Median income for full-time workers in Clark County:
Source: U.S. Census Bureau
The wage gap between men and women in Washington appears to be wider than the national average.
A new report from the U.S. Bureau of Labor Statistics says the state’s full-time workers who are women earn, on average, 77.8 percent of the earnings of men. Women reported earning $797 per week, while men earned $1,025.
The gap in Washington is the 36th-largest among the United States, according to the data, which is based on earnings in 2015.
Both sexes in Washington earn more than their national counterparts, the report said, but the gap is narrower nationally. Women working in the United States earned $726 per week, 81.1 percent of the $895 made by men.
The report qualifies full-time work as those who work at least 35 hours per week.
The demonstrated gap does not necessarily mean that men are paid more for the same work as women, bureau economist Matthew Insco said. Instead, it underscores the differences between where men and women choose to work.
For example, women in Clark County dominate industries such as health care and social work, making up 80 percent of their respective labor forces. Women are also the majority of workers in finance and insurance
Men, meanwhile, fill the ranks in construction, manufacturing, transportation and wholesale trade, according to the state Employment Security Department.
Erika Laws, founder of Impactful Women NW, an organization that promotes businesswomen in Clark County and Portland, said better education early would enable women to find higher paying jobs.
“There’s a huge level of scarcity of women competing for (higher wage) jobs,” she said.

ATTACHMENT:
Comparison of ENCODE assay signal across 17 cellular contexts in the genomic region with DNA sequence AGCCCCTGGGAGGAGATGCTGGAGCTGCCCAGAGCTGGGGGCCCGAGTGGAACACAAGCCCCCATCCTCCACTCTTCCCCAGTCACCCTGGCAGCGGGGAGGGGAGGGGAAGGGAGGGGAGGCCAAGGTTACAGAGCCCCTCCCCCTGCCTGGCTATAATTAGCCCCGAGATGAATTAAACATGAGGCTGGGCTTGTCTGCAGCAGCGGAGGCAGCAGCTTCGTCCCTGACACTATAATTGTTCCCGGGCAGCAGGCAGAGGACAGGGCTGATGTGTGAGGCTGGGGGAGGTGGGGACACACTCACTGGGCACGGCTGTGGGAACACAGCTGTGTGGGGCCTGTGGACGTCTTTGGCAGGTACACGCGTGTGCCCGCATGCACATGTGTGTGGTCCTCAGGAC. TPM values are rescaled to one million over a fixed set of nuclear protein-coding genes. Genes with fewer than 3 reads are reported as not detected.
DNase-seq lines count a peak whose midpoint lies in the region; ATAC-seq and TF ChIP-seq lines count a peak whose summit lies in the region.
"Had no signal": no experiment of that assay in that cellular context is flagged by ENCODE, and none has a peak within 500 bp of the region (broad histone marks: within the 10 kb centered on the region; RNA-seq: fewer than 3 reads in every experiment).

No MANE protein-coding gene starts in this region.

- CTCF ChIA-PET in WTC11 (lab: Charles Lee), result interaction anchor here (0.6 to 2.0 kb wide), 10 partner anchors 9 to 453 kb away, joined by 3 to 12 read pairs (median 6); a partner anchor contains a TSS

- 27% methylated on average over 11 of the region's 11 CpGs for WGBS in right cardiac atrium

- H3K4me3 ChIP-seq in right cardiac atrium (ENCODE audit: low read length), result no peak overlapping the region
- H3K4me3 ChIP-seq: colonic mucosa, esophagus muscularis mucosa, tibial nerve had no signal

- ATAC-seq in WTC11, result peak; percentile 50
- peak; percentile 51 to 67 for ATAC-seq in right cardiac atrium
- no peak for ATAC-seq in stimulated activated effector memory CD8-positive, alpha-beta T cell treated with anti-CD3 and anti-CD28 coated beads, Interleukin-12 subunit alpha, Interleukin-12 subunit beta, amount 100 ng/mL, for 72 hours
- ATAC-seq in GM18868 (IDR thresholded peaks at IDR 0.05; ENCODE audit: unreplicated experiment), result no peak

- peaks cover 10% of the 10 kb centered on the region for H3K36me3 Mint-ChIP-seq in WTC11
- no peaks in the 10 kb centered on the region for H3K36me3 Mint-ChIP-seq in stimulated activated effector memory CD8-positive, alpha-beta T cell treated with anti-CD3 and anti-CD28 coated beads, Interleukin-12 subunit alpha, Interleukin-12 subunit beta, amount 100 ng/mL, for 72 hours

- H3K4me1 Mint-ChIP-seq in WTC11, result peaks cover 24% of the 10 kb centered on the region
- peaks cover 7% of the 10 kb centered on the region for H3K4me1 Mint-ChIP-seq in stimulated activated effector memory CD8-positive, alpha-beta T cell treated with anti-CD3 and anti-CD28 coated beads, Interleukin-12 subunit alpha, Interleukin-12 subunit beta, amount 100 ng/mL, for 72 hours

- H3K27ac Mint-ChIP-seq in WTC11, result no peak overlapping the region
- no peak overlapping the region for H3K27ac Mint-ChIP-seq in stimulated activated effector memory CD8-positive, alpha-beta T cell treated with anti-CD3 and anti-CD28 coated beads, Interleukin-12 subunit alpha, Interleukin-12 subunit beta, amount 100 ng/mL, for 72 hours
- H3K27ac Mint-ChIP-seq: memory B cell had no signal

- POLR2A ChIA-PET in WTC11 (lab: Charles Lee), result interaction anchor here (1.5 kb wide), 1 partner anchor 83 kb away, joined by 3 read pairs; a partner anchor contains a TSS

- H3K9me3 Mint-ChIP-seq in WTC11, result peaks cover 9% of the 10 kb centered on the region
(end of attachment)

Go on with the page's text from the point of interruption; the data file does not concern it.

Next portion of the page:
Sometimes women have the skills, but they don’t want to “step outside their comfort zone,” she said.
“That’s what a lot of guys do. They follow the money. If they can align what they’re passionate about with where the money is, then they can earn more,” Laws said. “For example, there is huge income in manufacturing. Well, let’s get that in front of women.”
Kerrie Holmberg, whose company Holmberg Recruiting helps construction, manufacturing, engineering and architecture firms find workers, said a quarter of her female clients were placed in high-skilled jobs. The remainder found work in office support.
But none of that is a problem if it’s a woman’s choice, she emphasized; and as long as they make as much as their male peers.
“If women choose lower-paid jobs because it aligns with their lifestyle, that’s not a bad thing,” she said. “A wage gap is only an issue if people are being paid less for the same job, in my opinion.”
Nationwide, the wage gap has slowly inched toward equalizing. Women earned wages at 75 percent of men’s earnings in 1997, when the bureau started collecting data for states.
This latest report shows Washington’s gap grew by 3.2 percent since last year, but the gap has fluctuated over the last 20 years, rising some years by up to 5 percent before falling a year later. The Washington gap was at its widest point in 2000 at 71.9 percent.
Women in Mississippi reported the lowest weekly earnings at $591 per week, while women in Massachusetts were top earners with $907 per week.
Hawaii reported the closest wage gap with 87.9 percent.